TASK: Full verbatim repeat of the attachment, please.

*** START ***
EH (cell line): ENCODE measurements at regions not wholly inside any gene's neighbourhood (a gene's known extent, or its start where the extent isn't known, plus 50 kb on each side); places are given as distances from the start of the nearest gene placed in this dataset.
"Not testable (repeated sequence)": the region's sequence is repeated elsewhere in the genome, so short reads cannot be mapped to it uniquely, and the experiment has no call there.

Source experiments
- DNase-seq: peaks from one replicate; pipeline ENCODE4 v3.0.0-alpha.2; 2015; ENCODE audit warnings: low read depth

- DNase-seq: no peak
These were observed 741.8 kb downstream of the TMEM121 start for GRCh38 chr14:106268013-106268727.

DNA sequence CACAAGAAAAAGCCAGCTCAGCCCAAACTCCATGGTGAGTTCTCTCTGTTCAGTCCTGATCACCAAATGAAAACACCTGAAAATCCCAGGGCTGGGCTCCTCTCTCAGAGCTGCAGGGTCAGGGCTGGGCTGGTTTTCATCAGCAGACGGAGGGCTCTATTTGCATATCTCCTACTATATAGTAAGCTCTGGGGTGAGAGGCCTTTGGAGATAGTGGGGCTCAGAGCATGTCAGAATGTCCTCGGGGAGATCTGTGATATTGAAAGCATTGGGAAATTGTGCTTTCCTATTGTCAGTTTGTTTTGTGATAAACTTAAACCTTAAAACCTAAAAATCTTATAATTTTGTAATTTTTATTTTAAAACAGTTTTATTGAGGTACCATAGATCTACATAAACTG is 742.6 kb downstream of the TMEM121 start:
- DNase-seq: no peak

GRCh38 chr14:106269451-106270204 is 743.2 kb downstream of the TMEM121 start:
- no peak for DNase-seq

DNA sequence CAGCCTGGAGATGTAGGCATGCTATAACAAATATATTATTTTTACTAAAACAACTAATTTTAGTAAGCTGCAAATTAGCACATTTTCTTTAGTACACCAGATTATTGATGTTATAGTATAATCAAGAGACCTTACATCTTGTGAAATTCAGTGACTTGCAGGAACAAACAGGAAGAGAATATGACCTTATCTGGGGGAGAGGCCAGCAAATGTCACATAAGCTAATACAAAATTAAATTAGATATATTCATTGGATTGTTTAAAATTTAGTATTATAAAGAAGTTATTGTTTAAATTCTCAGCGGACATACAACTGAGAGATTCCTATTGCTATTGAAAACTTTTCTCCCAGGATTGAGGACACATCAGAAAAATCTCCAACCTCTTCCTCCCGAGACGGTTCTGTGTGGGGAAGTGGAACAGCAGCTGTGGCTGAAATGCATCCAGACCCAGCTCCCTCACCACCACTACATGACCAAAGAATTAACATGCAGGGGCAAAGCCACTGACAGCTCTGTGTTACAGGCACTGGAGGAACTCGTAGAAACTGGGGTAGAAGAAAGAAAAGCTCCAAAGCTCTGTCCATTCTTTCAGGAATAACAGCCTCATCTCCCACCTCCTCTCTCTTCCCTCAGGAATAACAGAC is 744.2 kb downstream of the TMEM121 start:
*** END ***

EH (cell line): ENCODE measurements at regions not wholly inside any gene's neighbourhood (a gene's known extent, or its start where the extent isn't known, plus 50 kb on each side); places are given as distances from the start of the nearest gene placed in this dataset.
"Not testable (repeated sequence)": the region's sequence is repeated elsewhere in the genome, so short reads cannot be mapped to it uniquely, and the experiment has no call there.

Source experiments
- DNase-seq: peaks from one replicate; pipeline ENCODE4 v3.0.0-alpha.2; 2015; ENCODE audit warnings: low read depth

- DNase-seq: no peak
These were observed 741.8 kb downstream of the TMEM121 start for GRCh38 chr14:106268013-106268727.

DNA sequence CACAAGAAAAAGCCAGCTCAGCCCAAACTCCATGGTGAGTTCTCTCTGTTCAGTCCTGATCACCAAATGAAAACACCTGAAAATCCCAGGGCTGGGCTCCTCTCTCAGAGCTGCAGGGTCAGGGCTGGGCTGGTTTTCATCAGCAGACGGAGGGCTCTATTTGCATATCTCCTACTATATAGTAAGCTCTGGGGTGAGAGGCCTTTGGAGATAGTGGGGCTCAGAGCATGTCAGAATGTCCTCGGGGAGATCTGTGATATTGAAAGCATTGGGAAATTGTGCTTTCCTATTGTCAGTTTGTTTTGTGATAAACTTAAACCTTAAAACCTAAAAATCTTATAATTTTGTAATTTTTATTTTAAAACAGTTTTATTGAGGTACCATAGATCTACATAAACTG is 742.6 kb downstream of the TMEM121 start:
- DNase-seq: no peak

GRCh38 chr14:106269451-106270204 is 743.2 kb downstream of the TMEM121 start:
- no peak for DNase-seq

DNA sequence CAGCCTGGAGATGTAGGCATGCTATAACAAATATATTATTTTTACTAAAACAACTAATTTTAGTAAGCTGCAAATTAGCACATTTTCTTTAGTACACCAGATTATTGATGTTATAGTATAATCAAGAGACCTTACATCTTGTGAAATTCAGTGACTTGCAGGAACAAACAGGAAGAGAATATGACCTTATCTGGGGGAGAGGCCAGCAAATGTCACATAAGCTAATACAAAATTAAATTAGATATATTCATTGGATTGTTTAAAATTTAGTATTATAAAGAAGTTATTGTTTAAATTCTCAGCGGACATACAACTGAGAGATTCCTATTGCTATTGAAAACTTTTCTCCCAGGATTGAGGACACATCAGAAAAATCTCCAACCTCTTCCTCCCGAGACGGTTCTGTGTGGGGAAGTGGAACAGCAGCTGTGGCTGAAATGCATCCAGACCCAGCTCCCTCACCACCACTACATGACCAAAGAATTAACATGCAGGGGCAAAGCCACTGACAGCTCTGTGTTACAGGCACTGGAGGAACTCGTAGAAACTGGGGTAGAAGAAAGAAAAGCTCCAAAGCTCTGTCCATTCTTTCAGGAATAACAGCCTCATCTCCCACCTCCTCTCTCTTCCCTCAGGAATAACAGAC is 744.2 kb downstream of the TMEM121 start: